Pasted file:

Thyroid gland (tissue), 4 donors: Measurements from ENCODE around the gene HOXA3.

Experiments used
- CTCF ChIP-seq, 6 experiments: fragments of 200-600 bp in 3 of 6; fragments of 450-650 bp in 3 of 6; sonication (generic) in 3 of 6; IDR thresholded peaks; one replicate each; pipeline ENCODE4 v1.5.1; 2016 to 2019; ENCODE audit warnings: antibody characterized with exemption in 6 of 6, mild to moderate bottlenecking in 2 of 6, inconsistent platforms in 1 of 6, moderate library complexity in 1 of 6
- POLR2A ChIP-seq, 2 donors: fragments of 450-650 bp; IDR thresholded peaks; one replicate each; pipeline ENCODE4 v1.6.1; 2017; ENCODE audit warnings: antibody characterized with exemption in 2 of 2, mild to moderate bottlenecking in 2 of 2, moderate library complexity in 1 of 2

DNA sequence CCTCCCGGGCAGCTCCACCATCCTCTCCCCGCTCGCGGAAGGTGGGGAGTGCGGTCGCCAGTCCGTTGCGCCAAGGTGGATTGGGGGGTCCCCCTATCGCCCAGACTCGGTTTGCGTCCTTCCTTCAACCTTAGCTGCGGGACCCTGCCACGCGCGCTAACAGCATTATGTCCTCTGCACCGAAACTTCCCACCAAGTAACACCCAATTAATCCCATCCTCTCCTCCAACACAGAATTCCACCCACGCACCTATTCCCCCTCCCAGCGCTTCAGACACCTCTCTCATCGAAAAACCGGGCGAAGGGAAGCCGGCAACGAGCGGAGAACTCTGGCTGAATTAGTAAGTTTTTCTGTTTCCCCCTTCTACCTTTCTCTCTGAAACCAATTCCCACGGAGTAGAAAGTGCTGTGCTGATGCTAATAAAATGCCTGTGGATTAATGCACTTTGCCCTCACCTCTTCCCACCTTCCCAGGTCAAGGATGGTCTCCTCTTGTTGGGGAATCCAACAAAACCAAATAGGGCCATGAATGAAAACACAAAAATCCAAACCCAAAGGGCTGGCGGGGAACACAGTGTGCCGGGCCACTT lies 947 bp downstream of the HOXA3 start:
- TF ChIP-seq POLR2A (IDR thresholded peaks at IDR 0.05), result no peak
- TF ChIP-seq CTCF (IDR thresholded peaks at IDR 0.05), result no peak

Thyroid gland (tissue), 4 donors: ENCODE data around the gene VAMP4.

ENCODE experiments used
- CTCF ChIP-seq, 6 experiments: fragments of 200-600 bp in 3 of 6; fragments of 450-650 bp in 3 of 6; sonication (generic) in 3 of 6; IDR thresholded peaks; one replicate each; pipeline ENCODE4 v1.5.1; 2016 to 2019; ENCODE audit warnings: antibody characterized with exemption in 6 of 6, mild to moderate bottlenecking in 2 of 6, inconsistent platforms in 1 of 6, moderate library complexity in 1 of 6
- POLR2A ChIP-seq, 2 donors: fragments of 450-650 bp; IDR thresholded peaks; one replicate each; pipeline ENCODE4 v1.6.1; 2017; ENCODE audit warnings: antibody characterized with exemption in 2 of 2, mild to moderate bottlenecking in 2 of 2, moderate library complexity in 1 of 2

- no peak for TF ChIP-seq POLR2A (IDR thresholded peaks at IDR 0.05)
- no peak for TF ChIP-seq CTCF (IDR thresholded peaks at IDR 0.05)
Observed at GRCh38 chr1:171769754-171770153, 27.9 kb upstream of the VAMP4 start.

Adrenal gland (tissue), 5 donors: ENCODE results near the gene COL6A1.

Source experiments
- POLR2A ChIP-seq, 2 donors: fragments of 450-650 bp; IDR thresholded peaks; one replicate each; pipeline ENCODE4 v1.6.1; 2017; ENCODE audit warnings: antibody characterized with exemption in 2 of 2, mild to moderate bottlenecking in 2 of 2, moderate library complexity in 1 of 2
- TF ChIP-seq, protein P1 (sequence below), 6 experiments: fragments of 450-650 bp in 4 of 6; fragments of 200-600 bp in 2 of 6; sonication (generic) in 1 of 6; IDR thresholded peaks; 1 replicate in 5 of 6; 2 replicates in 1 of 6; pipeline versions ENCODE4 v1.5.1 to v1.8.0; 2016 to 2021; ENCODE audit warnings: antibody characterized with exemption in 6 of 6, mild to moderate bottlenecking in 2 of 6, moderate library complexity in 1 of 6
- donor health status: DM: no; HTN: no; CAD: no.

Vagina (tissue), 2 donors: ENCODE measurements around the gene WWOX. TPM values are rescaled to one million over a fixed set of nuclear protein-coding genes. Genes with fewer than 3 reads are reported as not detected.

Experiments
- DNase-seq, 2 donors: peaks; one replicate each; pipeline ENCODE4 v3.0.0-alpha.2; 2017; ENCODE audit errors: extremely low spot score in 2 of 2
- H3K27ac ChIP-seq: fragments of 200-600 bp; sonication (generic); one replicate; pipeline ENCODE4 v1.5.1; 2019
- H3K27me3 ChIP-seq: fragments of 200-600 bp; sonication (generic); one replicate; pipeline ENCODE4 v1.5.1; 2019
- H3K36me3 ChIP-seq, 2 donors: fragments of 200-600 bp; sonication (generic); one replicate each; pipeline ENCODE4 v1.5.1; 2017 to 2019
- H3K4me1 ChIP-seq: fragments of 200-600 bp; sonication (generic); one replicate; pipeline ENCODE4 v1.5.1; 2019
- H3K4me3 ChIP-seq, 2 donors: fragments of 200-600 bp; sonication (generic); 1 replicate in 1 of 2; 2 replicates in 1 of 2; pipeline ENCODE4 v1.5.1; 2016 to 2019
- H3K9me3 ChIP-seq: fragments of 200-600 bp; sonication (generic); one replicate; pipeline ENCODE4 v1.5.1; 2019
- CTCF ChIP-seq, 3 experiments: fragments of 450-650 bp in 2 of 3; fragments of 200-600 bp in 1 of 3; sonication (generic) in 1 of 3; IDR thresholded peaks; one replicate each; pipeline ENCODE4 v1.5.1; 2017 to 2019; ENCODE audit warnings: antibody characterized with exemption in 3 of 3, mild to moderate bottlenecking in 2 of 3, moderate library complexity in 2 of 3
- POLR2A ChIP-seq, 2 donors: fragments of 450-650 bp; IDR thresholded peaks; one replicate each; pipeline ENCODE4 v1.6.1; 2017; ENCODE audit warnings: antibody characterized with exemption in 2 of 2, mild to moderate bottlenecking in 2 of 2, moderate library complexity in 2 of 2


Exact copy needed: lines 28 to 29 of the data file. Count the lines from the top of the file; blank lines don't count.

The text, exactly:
- H3K9me3 ChIP-seq: fragments of 200-600 bp; sonication (generic); one replicate; pipeline ENCODE4 v1.5.1; 2019
- CTCF ChIP-seq, 3 experiments: fragments of 450-650 bp in 2 of 3; fragments of 200-600 bp in 1 of 3; sonication (generic) in 1 of 3; IDR thresholded peaks; one replicate each; pipeline ENCODE4 v1.5.1; 2017 to 2019; ENCODE audit warnings: antibody characterized with exemption in 3 of 3, mild to moderate bottlenecking in 2 of 3, moderate library complexity in 2 of 3